Scientists warn about the perils of tackling global warming with geoengineering
Scientists have warned that geoengineering, an emerging discipline that seeks to tackle problems related to climate change, could have “catastrophic consequences” for the planet’s inhabitants.
The statements were published in a report in British daily, The Guardian, on Wednesday. The report talked about three different studies undertaken to evaluate “the promise and perils of geoengineering”.
The researchers examined two types of geoengineering—solar radiation management (SRM) and carbon dioxide removal (CDR)—and reached two conclusions. One was that billions of people would suffer worse floods and droughts if SRM was used to block warming sunlight. The other was that CDR, which sucks carbon dioxide from the air, was less risky but would take many more decades to develop and take effect.
Matthew Watson, at the University of Bristol, led the Stratospheric Particle Injection for Climate Engineering (Spice) project which abandoned attempts to test spraying droplets into the atmosphere from a balloon in 2012. But he said on Wednesday, “We will have to go outside eventually. There are just some things you cannot do in the lab.”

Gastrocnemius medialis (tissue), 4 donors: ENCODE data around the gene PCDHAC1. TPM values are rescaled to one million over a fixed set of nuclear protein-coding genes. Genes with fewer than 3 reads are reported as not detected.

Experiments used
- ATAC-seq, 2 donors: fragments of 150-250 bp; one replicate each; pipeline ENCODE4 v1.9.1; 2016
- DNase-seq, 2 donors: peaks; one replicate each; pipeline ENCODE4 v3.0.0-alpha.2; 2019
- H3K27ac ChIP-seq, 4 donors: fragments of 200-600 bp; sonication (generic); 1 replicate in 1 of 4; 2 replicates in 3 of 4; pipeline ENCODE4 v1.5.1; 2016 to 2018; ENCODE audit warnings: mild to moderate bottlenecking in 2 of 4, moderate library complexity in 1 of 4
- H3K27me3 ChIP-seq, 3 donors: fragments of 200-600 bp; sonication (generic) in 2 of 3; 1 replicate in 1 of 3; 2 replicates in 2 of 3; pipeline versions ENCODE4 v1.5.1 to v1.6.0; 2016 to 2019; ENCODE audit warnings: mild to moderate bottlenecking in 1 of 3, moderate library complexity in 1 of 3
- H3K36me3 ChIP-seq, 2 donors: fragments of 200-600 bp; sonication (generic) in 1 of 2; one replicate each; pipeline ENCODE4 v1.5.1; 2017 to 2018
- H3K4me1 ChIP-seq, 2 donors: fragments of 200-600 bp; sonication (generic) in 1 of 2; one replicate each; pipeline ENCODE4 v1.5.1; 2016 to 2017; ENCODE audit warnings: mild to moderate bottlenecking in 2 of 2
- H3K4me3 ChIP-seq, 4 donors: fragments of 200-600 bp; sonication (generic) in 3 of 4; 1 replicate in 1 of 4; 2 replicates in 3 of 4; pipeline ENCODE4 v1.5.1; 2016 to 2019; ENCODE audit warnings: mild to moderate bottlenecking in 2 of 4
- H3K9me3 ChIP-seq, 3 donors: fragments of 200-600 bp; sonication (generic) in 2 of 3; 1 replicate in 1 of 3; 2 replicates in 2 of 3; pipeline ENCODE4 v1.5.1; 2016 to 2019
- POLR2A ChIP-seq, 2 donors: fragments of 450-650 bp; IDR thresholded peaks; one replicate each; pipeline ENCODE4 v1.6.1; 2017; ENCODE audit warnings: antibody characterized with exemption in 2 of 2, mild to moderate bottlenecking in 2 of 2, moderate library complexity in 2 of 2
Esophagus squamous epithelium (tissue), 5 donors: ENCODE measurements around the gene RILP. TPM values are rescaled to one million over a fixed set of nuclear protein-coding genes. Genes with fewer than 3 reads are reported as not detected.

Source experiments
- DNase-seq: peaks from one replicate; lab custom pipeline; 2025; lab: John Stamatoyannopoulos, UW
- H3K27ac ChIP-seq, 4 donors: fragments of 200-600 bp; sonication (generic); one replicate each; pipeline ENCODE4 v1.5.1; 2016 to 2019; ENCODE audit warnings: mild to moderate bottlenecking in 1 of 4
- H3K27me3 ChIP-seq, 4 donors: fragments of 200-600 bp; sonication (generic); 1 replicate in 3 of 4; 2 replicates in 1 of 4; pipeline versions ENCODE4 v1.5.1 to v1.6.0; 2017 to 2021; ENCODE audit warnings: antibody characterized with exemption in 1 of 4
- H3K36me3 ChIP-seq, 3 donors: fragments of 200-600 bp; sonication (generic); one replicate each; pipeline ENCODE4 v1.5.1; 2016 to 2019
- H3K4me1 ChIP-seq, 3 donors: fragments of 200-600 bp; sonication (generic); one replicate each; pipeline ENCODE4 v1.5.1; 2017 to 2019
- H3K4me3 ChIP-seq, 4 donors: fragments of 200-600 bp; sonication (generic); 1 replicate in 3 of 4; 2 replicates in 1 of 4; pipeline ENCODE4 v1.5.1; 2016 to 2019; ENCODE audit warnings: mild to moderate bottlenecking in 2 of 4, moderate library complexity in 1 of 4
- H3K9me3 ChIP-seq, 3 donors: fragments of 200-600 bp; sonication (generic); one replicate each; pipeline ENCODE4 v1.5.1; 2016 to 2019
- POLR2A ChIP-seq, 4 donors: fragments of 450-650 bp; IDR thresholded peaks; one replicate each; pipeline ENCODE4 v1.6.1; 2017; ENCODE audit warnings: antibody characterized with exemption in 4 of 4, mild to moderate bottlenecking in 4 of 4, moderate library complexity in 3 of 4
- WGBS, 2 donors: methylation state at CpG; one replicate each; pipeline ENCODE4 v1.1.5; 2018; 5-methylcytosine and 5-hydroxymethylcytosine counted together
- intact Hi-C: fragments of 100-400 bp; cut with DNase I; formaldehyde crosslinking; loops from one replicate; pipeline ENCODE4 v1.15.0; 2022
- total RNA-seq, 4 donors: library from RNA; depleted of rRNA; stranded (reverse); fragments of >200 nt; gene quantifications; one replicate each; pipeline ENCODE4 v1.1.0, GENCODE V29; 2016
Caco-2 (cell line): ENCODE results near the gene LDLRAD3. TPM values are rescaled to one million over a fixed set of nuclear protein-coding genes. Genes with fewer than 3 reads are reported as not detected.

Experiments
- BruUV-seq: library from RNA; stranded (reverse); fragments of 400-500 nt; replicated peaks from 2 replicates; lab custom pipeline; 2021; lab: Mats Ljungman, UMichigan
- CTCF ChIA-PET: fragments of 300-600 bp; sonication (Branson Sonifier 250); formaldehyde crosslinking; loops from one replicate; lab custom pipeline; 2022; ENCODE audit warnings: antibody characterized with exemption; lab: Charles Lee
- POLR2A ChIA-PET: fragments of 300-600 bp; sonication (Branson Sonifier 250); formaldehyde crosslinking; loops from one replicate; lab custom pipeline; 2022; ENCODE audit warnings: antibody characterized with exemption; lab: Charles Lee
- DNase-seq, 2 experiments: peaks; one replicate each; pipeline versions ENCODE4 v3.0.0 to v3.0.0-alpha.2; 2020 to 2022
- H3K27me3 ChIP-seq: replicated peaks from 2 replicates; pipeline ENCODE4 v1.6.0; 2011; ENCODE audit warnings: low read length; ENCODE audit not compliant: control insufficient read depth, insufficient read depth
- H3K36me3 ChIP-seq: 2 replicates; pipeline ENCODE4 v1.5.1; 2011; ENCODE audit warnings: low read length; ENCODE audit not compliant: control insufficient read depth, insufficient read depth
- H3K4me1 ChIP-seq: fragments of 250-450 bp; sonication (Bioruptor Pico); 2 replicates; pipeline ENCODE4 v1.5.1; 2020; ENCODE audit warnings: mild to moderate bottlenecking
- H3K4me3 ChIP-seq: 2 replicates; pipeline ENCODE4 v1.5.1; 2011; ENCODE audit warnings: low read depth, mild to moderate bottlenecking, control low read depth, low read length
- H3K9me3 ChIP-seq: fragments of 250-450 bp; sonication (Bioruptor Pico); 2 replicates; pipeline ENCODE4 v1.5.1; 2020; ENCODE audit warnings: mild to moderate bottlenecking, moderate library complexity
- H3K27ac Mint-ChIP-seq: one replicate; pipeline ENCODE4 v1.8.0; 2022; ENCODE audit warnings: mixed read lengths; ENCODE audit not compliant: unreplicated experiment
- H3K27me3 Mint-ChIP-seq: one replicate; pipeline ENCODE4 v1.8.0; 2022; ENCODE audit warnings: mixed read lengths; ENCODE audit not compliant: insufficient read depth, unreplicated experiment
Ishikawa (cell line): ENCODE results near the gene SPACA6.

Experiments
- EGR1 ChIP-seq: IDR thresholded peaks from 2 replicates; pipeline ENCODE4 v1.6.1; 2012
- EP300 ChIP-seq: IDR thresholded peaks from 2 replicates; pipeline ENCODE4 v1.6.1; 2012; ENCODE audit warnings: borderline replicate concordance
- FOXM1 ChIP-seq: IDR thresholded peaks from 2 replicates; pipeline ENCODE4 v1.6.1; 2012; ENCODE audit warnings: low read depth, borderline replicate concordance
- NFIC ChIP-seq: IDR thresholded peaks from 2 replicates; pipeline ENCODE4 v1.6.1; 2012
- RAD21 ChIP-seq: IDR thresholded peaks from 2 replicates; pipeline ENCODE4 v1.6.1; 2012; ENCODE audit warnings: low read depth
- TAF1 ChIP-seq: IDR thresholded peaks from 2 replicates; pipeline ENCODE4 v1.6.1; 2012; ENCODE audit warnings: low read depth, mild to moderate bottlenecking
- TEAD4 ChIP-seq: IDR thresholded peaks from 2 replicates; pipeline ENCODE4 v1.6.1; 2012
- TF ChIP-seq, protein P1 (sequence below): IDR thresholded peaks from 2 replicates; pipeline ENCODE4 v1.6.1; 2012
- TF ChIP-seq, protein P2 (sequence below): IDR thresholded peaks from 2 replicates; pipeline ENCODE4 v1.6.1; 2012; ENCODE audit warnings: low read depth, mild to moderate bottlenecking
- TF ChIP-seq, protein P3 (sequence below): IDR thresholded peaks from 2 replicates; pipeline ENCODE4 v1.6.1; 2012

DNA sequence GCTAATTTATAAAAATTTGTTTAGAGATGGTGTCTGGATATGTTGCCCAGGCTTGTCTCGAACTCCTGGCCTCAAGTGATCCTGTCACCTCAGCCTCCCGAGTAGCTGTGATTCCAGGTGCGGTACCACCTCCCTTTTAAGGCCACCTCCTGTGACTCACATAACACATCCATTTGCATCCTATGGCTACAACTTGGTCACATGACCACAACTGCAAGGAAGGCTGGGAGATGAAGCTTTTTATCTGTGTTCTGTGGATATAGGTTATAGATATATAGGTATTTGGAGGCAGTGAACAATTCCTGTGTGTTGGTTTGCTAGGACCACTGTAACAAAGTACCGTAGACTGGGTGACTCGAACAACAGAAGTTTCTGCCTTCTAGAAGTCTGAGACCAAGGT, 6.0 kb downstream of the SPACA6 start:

Steve Rayner at the University of Oxford, who led the Climate Geoengineering Governance project, said the research showed geoengineering was “neither a magic bullet nor a Pandora’s box”.
Piers Forster, at the University of Leeds, led a project using in-computer models to assess six types of SRM. All reduced temperatures and also, worsened floods or droughts for 25 to 65 per cent of the global population.
Rayner said SRM could probably be done within two decades, but was difficult to govern and the side effects would be damaging. He also noted that SRM did not remove carbon from the air.
In contrast, he said, CDR tackled the root of the climate change problem by taking CO2 out of the atmosphere. It would be much easier to govern and would have relatively few side effects. But Rayner said it would take multiple decades to develop CDR technologies and decades more for the CO2 reductions to produce a cooling effect.
Both Watson and Rayner said the international goal of keeping warming below the “dangerous” level of 2°C would only be possible with some form of geoengineering and that research into such technology should continue.
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